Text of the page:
Takotsubo Syndrome: Pathophysiology, Emerging Concepts, and Clinical Implications

Trisha Singh, BM; Hilal Khan, MB BCh BAO, MRCP; David T. Gamble, MPharm, MBBS; Caroline Scally, MBChB; David E. Newby, DM, PhD; Dana Dawson, MD, DPhil

Disclosures

Circulation. 2022;145(13):1002-1019. 

In This Article

Natural History

Takotsubo syndrome had previously been viewed as an interesting anomaly that ran a benign course. As such, patients were often given reassurances that they were fortunate not to have had a heart attack, and that their heart would recover completely back to normal with an excellent prognosis. However, we now know this is not the case. Despite the recovery of the left ventricular ejection fraction and the absence of major coronary artery disease, patients with takotsubo syndrome have outcomes that are considerably worse than the general population.[8–13] Takotsubo syndrome has an in-hospital mortality that is comparable to acute ST-segment–elevation myocardial infarction.[9–11,13] Beyond the acute event, patients with takotsubo syndrome have a rate of all-cause death of 5.6% per patient-year and a rate of major adverse cardiac and cerebrovascular events of 9.9% per patient-year.[9]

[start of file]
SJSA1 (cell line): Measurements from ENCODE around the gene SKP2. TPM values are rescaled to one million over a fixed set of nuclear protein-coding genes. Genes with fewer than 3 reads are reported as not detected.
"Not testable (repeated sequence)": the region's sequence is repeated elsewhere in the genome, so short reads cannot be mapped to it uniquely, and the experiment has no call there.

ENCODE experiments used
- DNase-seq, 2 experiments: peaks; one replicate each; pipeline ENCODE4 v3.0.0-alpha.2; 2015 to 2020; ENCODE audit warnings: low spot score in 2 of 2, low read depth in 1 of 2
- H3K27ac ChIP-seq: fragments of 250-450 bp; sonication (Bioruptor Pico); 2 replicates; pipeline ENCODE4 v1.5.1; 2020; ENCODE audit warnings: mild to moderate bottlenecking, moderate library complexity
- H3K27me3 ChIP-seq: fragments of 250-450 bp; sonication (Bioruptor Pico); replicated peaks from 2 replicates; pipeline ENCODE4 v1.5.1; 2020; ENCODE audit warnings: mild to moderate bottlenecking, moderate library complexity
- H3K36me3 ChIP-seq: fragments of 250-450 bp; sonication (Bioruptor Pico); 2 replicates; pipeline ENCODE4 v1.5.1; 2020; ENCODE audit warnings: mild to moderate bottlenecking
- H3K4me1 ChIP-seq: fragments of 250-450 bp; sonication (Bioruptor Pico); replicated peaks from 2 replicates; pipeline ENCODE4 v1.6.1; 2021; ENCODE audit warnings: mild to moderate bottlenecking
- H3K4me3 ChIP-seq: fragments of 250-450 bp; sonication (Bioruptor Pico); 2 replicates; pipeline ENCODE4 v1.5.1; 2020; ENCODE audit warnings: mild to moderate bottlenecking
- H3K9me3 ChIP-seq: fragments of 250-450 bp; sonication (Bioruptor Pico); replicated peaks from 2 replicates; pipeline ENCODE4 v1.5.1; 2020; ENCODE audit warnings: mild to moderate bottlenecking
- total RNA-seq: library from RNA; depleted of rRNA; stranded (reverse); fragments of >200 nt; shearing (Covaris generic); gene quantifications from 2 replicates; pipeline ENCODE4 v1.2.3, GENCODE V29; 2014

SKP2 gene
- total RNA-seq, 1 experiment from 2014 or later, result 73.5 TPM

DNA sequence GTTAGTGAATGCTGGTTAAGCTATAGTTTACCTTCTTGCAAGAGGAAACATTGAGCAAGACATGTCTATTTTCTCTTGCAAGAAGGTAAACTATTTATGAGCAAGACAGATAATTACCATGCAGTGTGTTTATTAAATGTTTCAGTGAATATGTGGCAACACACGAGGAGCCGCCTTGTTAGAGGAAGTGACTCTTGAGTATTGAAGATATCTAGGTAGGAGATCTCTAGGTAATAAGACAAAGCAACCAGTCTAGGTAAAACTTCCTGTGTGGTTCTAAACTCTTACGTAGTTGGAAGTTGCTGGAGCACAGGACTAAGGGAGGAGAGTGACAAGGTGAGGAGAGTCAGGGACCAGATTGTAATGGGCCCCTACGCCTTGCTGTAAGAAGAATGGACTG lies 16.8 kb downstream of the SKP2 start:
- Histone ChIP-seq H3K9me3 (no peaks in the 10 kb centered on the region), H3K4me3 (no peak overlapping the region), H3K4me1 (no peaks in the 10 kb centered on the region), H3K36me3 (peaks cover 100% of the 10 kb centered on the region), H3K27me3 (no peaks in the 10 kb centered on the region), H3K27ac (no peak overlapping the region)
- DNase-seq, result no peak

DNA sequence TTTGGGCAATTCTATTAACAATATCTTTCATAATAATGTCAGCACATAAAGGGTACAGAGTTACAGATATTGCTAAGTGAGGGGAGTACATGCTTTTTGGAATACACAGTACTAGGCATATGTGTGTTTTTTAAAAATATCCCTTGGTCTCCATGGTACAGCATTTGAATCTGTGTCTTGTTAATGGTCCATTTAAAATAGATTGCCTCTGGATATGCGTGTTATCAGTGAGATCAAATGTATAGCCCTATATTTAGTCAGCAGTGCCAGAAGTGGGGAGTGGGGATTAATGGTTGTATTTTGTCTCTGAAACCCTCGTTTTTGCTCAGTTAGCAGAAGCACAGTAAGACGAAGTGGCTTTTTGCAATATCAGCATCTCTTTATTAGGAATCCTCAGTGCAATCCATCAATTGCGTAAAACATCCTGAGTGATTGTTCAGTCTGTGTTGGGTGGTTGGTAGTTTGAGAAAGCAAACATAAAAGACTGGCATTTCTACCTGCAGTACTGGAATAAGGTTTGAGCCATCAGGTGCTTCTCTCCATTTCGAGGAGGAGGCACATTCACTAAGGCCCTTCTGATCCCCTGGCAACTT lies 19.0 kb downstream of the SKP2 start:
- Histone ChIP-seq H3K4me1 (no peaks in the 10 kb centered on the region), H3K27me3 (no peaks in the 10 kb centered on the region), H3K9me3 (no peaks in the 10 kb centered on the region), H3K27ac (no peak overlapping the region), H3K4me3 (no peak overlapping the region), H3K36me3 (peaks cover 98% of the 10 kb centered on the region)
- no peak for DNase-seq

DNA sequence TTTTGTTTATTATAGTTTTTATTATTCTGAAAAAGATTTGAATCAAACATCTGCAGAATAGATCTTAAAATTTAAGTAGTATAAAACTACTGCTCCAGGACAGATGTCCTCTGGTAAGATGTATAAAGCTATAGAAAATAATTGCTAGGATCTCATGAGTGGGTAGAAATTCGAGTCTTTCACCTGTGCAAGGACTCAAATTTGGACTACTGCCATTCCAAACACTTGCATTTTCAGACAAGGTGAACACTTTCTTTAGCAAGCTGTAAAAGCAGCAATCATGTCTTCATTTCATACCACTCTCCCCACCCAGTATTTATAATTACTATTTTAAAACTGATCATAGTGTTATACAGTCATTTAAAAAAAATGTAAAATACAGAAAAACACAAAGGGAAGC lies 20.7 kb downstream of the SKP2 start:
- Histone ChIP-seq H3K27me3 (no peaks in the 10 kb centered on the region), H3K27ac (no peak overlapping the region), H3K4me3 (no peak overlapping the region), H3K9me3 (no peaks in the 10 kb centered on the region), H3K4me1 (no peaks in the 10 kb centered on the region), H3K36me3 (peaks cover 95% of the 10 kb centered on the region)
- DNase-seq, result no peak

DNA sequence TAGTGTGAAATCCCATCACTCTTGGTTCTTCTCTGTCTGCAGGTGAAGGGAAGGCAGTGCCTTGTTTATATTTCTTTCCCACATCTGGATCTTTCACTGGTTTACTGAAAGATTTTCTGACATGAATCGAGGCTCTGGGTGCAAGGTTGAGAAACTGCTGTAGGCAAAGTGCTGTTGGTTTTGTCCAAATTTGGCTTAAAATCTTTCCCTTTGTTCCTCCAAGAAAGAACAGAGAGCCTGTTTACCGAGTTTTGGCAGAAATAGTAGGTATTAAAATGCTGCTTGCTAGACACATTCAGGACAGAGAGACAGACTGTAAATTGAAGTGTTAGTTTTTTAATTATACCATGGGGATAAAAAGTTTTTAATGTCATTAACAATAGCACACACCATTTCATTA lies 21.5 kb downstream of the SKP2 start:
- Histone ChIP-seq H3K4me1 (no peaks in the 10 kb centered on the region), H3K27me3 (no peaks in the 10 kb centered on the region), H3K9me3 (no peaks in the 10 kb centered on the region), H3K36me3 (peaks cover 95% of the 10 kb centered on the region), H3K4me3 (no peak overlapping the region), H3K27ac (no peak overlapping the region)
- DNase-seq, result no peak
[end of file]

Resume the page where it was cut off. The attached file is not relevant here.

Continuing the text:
As many as 1 in 8 patients will experience a repeat acute takotsubo syndrome episode within 5 years of the index event,[24,25] often precipitated by a further (and often different) stressful event, although no known clinical or psychological factors can predict the likelihood of recurrence. Moreover, many patients report substantial morbidity after takotsubo syndrome. Symptoms of dyspnea, lethargy, palpitations, and fleeting chest pains can persist for ≥2 years after the index event despite the normalization of the left ventricular ejection fraction. Thus, there is a substantial burden of long-term morbidity and mortality associated with takotsubo syndrome.

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